The sun has finally burst through the clouds, and I’m sitting writing this by a pool on a hill with a view of the white-walled town and the deep blue sea. Yes, you can be jealous now, because I’ve finally made it back to Cannes for the Film Festival.
The last time I was here, it was 1997 and I was Editor of Time Out, with VIP access to all the most glamorous parties. It’s a great story, and I’ve just written about the highlights, plus an account of last night’s star-studded opening gala, for the International Business Times, here — you should definitely read that first.
Now I’m in Cannes as a film-maker, with Colonel Badd, a short comedy I co-wrote with the director Tony Errico, accepted into the Short Film Corner. (More about Colonel Badd, which takes the form of an interview with a retired supervillain, here.)
Cannes is a crazy, wonderful, chaotic festival which every aspiring film-maker should experience at least once. I had very little clue how it worked before I rocked up yesterday. But I’m learning fast. Here are my top tips so far:
— Accommodation. I found a terrific two-bed flat near the Palais for £800 a week. Cheap by festival standards, when prices triple, but not so stupidly cheap as to be suspicious. I discovered too late I’d been scammed. Police and banks alerted (gosh they move slowly in a crisis), but money I think irrecoverable. The next cheap flat I found, for which I was also asked for a bank transfer, I Googled the owner, found her office number, and talked to her secretary to make sure. Top tip: Book very early (or very late) for the best deals; find flatmates to book an apartment or house with rather than get a hotel; try to be within walking distance of the Palais.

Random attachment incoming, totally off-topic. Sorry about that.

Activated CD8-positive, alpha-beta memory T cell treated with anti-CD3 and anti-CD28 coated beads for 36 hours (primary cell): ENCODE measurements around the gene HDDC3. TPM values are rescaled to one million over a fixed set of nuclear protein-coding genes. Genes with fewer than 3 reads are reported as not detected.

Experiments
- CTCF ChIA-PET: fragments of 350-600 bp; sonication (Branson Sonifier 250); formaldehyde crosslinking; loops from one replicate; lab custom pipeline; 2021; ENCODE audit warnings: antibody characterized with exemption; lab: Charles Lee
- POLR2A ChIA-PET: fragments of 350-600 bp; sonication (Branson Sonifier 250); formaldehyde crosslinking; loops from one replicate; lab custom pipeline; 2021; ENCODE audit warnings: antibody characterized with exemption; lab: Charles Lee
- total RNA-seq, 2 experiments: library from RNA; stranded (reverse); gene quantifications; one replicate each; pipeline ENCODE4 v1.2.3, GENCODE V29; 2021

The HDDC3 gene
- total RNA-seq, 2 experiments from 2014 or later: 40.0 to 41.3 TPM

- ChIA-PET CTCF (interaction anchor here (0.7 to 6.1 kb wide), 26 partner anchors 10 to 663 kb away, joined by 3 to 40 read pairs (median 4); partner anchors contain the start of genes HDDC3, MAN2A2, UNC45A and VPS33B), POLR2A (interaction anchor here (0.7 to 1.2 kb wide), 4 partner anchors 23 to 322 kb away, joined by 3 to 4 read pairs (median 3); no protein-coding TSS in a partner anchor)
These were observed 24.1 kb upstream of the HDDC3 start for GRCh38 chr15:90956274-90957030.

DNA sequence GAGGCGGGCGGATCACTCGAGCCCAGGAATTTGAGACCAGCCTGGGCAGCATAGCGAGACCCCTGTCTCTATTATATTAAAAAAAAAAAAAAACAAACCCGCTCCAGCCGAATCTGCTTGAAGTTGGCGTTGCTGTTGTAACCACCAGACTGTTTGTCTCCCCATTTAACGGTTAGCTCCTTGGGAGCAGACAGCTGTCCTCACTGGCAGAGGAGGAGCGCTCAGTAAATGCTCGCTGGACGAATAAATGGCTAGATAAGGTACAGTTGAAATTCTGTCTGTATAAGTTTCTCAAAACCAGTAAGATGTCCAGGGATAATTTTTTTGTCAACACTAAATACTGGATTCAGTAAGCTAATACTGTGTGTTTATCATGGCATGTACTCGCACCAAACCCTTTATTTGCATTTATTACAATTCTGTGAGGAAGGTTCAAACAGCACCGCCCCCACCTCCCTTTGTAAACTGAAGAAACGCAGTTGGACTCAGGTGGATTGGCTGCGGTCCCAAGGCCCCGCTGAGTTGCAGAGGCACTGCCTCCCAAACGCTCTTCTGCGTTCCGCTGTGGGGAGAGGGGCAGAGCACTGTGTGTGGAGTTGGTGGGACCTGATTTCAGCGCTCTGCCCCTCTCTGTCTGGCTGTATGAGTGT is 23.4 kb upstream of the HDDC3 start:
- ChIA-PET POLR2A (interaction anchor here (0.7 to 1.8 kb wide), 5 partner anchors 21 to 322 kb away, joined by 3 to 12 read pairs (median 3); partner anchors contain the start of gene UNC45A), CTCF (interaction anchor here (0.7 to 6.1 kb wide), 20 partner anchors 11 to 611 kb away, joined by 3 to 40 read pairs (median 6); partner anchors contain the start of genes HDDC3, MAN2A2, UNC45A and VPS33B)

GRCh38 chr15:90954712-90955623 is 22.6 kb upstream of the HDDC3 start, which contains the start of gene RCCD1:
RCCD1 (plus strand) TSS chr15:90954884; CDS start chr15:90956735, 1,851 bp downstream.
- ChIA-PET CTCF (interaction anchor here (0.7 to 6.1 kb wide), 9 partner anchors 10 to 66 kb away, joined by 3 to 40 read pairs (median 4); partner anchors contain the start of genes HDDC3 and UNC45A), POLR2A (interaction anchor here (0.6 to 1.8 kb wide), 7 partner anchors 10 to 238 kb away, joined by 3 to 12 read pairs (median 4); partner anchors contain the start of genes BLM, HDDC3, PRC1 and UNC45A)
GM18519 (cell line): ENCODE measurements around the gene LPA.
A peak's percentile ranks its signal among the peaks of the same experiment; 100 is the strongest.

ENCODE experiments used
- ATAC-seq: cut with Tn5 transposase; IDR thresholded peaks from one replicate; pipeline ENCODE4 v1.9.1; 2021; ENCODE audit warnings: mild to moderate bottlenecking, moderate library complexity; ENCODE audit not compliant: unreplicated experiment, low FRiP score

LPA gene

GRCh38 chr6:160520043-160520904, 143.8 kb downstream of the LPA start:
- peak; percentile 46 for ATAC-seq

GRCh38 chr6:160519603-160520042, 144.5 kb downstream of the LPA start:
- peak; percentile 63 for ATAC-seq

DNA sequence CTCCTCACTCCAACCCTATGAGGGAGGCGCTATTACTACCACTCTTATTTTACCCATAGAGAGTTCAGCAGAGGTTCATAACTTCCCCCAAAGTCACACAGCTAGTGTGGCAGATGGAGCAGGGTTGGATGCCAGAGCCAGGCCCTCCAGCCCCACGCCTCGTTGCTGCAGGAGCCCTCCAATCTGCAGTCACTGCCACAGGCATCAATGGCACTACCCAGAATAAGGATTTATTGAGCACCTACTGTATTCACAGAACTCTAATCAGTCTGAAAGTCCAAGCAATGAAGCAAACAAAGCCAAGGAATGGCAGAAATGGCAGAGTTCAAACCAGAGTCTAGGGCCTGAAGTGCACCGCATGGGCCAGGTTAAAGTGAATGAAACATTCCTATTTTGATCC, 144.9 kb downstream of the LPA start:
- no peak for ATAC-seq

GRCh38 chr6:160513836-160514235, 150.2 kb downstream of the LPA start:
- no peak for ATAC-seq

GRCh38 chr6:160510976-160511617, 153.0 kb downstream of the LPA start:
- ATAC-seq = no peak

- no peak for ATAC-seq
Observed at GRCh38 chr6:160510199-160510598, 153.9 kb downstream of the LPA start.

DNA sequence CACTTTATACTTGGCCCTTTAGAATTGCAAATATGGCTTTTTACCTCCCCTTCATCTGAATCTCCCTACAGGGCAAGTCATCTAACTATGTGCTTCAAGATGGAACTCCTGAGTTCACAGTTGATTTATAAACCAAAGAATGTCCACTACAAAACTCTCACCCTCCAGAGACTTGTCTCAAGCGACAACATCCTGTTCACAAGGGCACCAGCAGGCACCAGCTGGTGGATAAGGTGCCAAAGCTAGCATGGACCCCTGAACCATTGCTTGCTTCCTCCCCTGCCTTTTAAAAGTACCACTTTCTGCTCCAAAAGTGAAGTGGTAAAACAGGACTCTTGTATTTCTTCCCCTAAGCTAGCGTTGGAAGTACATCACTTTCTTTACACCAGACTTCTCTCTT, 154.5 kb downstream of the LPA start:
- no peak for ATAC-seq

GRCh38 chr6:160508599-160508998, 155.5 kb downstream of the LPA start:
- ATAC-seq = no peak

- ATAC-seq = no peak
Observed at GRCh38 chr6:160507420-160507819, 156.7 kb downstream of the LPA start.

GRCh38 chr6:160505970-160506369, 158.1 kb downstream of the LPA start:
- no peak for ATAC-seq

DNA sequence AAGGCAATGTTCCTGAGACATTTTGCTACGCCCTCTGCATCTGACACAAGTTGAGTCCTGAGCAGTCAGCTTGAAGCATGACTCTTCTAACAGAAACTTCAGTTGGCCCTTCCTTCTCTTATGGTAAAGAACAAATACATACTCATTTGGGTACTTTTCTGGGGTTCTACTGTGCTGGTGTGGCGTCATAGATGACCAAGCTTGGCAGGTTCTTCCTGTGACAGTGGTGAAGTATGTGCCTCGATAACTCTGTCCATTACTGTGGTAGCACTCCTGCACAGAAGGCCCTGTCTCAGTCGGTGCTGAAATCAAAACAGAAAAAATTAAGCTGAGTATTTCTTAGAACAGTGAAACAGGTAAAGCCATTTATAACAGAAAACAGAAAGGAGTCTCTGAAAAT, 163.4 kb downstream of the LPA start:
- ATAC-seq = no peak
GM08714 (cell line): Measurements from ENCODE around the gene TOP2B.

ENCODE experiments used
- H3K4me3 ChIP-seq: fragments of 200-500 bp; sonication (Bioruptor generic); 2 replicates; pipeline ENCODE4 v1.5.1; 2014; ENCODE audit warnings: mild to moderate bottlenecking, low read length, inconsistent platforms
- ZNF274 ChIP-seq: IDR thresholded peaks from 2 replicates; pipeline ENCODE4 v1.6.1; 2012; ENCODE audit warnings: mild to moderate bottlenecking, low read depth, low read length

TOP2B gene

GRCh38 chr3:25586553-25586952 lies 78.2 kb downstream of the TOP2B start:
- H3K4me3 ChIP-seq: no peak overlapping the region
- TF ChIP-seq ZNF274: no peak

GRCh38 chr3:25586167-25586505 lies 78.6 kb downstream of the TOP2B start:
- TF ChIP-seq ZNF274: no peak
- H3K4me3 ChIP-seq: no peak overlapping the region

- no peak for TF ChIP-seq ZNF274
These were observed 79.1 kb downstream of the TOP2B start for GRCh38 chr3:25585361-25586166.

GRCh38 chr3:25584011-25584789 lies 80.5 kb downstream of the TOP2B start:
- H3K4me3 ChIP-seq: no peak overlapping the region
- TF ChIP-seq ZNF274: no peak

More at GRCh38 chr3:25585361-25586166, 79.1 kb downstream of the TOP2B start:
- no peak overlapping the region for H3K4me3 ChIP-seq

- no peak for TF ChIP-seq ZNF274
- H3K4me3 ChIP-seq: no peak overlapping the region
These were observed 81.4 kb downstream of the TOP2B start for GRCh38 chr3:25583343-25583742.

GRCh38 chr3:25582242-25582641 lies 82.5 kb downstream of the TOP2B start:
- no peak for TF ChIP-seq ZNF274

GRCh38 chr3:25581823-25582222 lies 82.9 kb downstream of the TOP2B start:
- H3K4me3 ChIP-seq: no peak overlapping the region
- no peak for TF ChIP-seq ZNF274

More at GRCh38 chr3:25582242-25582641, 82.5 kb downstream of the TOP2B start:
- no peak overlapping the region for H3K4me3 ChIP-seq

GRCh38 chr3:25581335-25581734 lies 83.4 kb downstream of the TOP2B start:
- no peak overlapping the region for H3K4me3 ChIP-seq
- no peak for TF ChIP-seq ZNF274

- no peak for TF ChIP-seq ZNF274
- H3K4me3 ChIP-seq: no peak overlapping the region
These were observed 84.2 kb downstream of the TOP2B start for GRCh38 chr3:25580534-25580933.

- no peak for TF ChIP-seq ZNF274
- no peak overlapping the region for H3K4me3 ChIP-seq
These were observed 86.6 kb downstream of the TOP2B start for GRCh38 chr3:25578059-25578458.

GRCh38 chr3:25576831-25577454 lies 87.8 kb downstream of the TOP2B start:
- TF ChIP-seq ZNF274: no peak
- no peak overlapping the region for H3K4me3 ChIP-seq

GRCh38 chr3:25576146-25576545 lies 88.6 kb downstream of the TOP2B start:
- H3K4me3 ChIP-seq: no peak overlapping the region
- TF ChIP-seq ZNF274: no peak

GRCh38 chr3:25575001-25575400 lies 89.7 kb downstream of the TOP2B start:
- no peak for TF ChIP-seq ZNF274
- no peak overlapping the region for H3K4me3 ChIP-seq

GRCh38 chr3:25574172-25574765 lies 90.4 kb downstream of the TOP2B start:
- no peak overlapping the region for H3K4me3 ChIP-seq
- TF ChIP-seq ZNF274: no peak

— Transport. Flying is cheaper than the train, but the coach from Nice to Cannes is a nightmare. Three times as many people as there are seats crowd into a disorderly queue. You’d think they might put on more than the usual half-hourly coach on the opening day of the festival, but no; everything in France is “réglementaire”, by the book, whether or not it makes sense. In my desperation to get to the Palais before accreditation shut I overcame the problem, I am ashamed to admit, by jumping the queue. And even then I had to plead with the driver in French that my “compagnons de voyage” were already inside, as they wouldn’t let me on with luggage. Top tip: don’t queue by the bus doors; go round the side and get your bags in the hold sharpish. The driver calls for people with stored bags to get on first.
— Accreditation. Cannes operates on a complex system of colour codes and badges, with access to certain areas and screenings and not others depending on your status. Without accreditation, all you can do is chat to people in bars. Top tip: Make a short film and submit it to the Court Métrage/Short Film Corner, and they give you two accreditations. Thank you Tony Errico for mine.
— Screenings. This works on a points system. They started me off with 100 points, plus I get 2 extra points for every hour spent in Cannes, like a casino loyalty programme. Popular screenings at popular times cost 100 points; others cost 50 or even 30. It actually makes a strange kind of sense. Until I discover that Tony Errico, as producer, gets none. Go figure. Top tip: You usually book from computer terminals inside the Palais, but now they also offer an app that lets you book from your iPhone or similar. You can only book 24 hours in advance.